As well, you should use these meetings to negotiate better terms. And don't assume you have no bargaining clout if the supplier is a much bigger company than yours. You also bring a lot to the table. If your fi rm is growing fast, you represent higher future purchase volumes; you could provide referrals to potential clients; or you might be an industry leader that other companies want to be associated with. In return, ask for benefits such as bigger volume discounts, extended warranties, better payment terms, preferred access to new products or even input into product development.

Put it in writing: One measure of a wise procurement strategy is the percentage of total spending covered by formal contracts. Typically, a best-in-class company will have 80% to 85% of its spending under contract- with the rest consisting of small, onetime or emergency purchases that aren't worth negotiating contracts for.

As a legally binding document, a contract helps you manage the risk of dealing with a supplier, holding it accountable for service levels such as delivery times, upgrades and system availability. In return for making a commitment to buy a specified amount, you can secure access to preferred pricing and service guarantees. But be careful not to sign a contract that is inflexible, such as a deal to buy exclusively from a supplier that locks you in even if you're unhappy with its performance.

Calculate both kinds of ROI: Procurement is about far more than obtaining the best price. It's also vital to measure something that most firms don't: the value generated by a purchase, both financial and non-financial. Gauging the former requires making a return-on-investment calculation- although there's no single formula that applies across all sectors-to assess the savings and/or sales boost against the purchase price. You may achieve a good ROI because, say, what you're buying allows you to produce your product or service for much less or because a lower defect rate on a key input increases client loyalty.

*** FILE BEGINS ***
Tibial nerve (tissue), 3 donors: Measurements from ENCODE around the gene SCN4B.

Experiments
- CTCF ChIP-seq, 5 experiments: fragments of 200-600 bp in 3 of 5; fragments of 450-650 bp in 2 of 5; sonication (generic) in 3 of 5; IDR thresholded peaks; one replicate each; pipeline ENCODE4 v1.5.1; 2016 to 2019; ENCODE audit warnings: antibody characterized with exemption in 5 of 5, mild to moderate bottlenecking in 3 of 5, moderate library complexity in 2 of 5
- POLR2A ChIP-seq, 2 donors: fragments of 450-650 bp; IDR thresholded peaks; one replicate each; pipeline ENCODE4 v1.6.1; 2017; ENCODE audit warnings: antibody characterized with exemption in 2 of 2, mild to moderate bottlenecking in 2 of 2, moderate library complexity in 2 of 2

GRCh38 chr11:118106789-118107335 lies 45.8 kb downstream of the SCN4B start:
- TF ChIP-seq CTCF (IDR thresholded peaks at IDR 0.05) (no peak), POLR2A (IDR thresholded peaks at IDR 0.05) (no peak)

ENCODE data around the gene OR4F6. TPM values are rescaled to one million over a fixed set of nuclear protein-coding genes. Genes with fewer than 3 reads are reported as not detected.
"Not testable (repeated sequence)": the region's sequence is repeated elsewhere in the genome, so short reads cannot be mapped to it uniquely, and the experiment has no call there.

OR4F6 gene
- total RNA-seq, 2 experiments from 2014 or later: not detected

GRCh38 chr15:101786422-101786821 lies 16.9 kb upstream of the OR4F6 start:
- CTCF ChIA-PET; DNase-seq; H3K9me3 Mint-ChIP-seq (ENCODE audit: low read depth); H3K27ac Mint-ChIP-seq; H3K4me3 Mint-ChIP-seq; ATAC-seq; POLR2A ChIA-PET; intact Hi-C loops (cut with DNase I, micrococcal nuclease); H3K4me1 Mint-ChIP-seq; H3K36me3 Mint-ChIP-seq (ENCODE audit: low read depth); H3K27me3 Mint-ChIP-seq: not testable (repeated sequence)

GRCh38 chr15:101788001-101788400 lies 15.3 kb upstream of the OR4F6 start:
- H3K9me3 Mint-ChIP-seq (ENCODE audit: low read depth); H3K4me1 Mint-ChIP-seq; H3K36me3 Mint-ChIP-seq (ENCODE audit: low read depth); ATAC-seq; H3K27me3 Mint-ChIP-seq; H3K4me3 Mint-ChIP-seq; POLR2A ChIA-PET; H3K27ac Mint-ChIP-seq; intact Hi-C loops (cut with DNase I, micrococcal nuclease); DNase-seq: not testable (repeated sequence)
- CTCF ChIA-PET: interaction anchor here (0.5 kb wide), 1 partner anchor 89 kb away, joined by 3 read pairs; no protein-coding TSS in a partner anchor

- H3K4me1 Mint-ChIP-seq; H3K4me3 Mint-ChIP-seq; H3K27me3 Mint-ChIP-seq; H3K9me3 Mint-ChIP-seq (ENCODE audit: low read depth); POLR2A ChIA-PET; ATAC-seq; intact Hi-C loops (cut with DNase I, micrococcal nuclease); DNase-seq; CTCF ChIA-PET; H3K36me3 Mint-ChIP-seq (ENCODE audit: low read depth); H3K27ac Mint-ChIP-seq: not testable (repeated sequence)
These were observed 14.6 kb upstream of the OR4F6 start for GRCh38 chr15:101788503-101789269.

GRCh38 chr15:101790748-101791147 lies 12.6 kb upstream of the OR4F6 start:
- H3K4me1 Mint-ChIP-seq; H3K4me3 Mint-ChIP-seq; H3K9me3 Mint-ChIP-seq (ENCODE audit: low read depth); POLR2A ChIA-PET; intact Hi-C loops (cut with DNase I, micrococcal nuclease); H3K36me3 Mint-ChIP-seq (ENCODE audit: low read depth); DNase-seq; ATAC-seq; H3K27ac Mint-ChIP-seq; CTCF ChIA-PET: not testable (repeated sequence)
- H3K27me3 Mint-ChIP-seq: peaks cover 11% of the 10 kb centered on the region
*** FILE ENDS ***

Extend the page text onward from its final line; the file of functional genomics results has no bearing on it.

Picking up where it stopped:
Sometimes, non-financial benefits are more important, even if you can't express them numerically. Here, you need to ask yourself how the purchase will make your company better off. Buying new software may free up more time for your salespeople to talk to prospective customers. An HR consultant's training sessions on employee feedback may help your firm retain more top-notch people. And developing a strong relationship with a highly reliable supplier of an essential input may provide a benefit that's tough to quantify but worth a great deal: reducing stress levels for you and your entire workforce.